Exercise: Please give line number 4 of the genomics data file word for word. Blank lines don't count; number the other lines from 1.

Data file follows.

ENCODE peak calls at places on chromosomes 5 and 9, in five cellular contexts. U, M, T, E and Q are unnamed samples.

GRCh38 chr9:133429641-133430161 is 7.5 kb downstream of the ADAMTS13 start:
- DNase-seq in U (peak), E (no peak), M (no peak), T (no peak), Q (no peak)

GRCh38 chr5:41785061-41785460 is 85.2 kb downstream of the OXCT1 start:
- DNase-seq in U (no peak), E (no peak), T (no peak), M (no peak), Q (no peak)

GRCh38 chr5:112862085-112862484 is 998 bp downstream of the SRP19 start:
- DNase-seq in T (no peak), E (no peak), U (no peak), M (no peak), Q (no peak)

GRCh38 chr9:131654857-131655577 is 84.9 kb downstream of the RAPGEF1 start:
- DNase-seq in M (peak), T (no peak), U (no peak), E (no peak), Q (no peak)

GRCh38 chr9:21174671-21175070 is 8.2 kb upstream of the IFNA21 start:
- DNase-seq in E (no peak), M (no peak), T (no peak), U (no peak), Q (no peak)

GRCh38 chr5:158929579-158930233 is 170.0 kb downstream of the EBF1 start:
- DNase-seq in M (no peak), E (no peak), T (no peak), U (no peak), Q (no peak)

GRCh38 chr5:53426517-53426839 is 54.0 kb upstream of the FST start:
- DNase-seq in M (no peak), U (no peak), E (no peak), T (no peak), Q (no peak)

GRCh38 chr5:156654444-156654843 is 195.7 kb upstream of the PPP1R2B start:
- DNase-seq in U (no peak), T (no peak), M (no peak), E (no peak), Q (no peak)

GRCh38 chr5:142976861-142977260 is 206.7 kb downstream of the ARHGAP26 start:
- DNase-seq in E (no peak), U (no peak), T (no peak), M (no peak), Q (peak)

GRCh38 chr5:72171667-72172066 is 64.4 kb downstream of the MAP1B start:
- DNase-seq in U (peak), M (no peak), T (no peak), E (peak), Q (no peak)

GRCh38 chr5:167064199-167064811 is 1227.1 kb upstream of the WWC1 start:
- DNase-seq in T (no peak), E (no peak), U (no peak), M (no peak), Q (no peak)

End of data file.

GRCh38 chr5:41785061-41785460 is 85.2 kb downstream of the OXCT1 start: